Can an agreement allay fears of a looming nuclear accident in Belgium? Two of its power stations, situated very close to Germany, are causing considerable alarm.
Doel 3 and Tihange 2 are the names of the nuclear power stations that have got many people living along Germany's border with Belgium very worried indeed. These reactor blocks belong to power stations that were first connected to the grid more than 40 years ago.
Over the years, the reactor pressure vessels have sustained damage. Germany's environment minister, Barbara Hendricks (SPD), gives a forthright response when asked about the two reactors. "We know that there are a lot of hairline cracks in the reactor pressure vessels," she says. It sounds very alarming.
Doel 3 and Tihange 2 are very close to the German-Belgian border. Doel, near Antwerp, is just 150 kilometers (93 miles) away; it's only 60 kilometers to Tihange, near Liege. This is why Hendricks called on Belgium as early as last April to shut down both reactor blocks until they had been made safe. The Belgian government refused. It doesn't deem its nuclear power plants to be a risk. This attitude has a lot to do with the fact that more than half of Belgium's power is supplied by nuclear energy.
'We can't change that'
At least an agreement has been reached. Environment minister Hendricks and Belgium's minister of the interior, Jan Jambon, have signed a new German-Belgian agreement to cooperate on nuclear safety. But what is it worth? The agreement is a compromise. The German side would have much preferred Belgium to shut down the damaged nuclear reactors immediately, but Brussels had little sympathy with Germany's efforts to intervene. Whether or not reactors are shut down, and how long for, remains a national issue. "We can't change that," said Barbara Hendricks – and this was the German government's dilemma before the agreement was even signed.
In it, both countries jointly declare that they will, in future, keep each other better informed about the condition of their nuclear reactors. A commission is to be set up and will meet regularly. The German states bordering Belgium (North Rhine-Westphalia and Rhineland-Palatinate) will also sit at the table. The idea is that it will also be possible for German experts to see what's going on in the disputed reactors. This kind of agreement has already been in place for a long time with other neighboring countries, like France.
'Information won't protect us from a meltdown'
Hendricks, however, is already lowering expectations: "We are not creating greater security with this commission," she has said. Which is also why observers such as the Greenpeace energy expert Susanne Neubronner described the agreement as "pure politics of symbolism" and said it didn't go far enough.
"Better exchange of information is basically just an alibi to make worried citizens believe the reactors are safe," Neubronner told DW. "But information won't protect us from a meltdown. The environment minister shouldn't allow herself to be fobbed off with an agreement. She should put pressure on the Belgian government to significantly improve the safety of the Belgian nuclear reactors. The only way to prevent the risk of a meltdown is the immediate shutdown of both reactors."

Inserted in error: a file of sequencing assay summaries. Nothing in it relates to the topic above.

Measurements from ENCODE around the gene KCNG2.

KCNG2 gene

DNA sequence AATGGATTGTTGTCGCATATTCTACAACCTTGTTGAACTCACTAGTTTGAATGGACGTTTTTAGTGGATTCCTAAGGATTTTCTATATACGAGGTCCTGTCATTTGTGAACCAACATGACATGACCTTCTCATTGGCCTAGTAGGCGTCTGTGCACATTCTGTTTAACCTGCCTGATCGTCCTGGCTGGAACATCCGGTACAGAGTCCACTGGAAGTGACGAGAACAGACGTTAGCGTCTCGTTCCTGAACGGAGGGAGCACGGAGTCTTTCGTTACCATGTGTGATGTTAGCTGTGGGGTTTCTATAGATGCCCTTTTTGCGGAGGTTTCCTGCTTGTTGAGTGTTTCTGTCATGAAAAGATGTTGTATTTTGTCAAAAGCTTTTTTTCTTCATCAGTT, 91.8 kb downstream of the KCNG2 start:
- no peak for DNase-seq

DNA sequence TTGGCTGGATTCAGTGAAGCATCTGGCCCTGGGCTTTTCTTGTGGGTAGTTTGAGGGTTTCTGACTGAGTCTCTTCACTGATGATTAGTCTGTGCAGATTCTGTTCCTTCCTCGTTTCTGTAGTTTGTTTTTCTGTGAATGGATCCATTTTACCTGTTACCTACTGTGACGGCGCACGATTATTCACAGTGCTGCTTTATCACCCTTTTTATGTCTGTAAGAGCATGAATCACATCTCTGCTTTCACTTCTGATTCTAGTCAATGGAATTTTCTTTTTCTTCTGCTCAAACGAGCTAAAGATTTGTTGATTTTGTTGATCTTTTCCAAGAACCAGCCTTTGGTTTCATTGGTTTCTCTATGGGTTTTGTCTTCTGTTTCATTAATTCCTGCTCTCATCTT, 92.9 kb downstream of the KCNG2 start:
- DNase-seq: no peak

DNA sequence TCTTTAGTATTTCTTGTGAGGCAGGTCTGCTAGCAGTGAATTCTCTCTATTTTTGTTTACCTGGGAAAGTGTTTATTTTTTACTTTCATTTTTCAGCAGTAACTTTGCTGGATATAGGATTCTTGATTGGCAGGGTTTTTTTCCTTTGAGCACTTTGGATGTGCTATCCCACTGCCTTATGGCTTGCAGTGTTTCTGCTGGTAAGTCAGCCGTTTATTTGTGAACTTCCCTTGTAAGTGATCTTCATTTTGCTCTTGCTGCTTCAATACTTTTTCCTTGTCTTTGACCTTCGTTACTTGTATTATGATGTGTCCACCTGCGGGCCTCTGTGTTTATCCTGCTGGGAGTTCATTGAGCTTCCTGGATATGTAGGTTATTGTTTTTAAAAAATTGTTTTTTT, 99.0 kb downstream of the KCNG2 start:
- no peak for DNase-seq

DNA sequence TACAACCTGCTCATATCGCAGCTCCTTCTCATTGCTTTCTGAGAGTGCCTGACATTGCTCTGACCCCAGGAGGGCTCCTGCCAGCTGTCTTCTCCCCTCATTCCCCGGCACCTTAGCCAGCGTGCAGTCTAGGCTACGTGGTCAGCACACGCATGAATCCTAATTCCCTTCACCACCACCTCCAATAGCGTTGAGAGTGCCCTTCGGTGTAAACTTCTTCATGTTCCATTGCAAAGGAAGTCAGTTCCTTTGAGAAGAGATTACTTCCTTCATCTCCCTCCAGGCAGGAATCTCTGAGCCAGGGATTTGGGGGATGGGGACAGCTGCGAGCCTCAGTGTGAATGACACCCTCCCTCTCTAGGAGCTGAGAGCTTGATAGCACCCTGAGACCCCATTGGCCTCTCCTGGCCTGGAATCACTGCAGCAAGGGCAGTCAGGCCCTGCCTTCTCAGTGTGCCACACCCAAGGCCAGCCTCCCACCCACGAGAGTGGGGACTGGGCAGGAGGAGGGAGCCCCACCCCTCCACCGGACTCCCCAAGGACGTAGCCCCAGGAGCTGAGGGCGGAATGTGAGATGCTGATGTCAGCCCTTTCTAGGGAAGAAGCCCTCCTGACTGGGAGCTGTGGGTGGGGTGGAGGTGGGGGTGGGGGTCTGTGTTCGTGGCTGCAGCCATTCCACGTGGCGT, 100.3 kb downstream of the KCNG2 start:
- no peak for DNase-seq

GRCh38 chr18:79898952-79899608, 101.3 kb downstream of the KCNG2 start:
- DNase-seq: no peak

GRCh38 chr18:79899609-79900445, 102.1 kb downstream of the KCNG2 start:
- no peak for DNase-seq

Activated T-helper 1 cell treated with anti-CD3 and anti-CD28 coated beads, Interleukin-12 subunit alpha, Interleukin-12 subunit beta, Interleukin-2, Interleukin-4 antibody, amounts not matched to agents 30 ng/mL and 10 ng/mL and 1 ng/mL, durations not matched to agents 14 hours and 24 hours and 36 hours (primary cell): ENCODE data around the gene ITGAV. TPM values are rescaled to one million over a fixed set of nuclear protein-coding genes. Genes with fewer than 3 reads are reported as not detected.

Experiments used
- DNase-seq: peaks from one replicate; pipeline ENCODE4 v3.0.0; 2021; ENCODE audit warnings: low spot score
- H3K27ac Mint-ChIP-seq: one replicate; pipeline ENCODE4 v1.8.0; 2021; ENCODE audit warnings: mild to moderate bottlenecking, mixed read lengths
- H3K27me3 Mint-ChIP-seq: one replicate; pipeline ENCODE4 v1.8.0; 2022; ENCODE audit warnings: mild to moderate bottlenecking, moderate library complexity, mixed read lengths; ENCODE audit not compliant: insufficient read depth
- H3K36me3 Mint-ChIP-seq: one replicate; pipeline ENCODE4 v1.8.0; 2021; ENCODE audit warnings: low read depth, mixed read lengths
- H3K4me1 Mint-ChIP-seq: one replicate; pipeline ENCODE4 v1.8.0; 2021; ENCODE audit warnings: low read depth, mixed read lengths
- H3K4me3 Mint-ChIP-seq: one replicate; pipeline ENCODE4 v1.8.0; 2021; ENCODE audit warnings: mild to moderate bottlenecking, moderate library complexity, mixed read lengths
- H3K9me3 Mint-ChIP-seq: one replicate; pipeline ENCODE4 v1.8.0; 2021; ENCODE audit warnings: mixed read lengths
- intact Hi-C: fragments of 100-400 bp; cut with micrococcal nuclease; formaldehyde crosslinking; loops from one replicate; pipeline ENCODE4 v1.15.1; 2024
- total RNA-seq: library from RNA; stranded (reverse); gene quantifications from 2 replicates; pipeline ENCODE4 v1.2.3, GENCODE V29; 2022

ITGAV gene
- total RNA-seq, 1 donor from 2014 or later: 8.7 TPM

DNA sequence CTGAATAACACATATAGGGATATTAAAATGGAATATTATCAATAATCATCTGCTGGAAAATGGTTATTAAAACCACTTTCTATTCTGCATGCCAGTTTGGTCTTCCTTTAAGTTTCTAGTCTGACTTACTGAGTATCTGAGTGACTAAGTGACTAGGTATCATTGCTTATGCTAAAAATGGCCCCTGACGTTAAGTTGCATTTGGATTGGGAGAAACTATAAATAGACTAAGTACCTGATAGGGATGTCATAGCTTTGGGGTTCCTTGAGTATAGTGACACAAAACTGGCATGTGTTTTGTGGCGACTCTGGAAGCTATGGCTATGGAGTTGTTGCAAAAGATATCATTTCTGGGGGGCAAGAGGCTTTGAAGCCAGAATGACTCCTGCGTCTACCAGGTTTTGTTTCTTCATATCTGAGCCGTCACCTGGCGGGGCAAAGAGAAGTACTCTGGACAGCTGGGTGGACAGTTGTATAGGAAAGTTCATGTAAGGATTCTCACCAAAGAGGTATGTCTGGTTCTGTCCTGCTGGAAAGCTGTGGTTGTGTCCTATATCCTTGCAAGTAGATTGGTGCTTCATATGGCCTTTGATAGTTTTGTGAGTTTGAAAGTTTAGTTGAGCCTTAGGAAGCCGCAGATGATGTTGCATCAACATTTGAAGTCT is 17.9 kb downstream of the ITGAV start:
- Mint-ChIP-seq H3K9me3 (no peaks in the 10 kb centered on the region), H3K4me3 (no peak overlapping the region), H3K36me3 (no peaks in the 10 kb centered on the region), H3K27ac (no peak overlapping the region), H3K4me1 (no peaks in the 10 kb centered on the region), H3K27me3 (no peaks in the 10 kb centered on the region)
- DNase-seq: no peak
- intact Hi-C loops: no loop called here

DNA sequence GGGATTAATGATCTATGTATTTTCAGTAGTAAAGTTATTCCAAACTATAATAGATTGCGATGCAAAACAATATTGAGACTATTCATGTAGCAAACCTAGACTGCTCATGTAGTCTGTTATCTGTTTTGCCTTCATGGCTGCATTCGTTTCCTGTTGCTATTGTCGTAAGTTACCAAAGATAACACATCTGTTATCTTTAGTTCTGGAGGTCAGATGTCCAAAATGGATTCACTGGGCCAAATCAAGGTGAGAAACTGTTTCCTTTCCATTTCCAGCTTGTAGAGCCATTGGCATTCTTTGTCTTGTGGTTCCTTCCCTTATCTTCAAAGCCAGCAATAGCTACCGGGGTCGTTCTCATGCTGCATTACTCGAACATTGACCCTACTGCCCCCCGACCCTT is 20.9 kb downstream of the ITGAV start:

Neubronner says the situation at both nuclear sites in Belgium is extremely alarming. "The number of incidents reported at the plants has risen dramatically. Stresses, such as a thermal shock, could enlarge the cracks in the reactor pressure vessels, which would drastically increase the danger of the pressure vessel bursting," she says. "This would lead to a reactor core meltdown. There's a risk of an MCA [maximum credible accident]."
North Rhine-Westphalia would be 'more or less' affected
A study has shown that, in the event of a nuclear accident in Tihange, the city of Aachen and the surrounding region could be severely irradiated. Just a few weeks ago, Professor Wolfgang Renneberg from the Institute of Safety and Risk Sciences at the University of Natural Resources and Life Sciences in Vienna calculated that "if an accident were to happen, there is a 10 percent likelihood that Aachen would become uninhabitable." The whole of North Rhine-Westphalia would be "more or less" affected.
No wonder, then, that when DW spoke to the NRW environment ministry, which is headed by Green politician Johannes Remmel, it demanded an immediate shutdown – "also on account of the inadequacies – indeed, sloppiness – that have recently come to light in the management organization and security management." The NRW environment ministry hopes that "various different safety philosophies" will be on the new commission's agenda.
Critics from Greenpeace also want more from the German government than just the signing of an agreement. Greenpeace energy expert Susanne Neubronner comments: "Ms. Hendricks' politics are two-faced. Ostensibly, she's committed to increasing safety for the German people. But at the same time her ministry is still allowing the transport of fuel elements from Germany to the endangered Doel reactor. The only consistent policy would be to immediately halt the supply of fuel elements from Germany to Belgian nuclear reactors."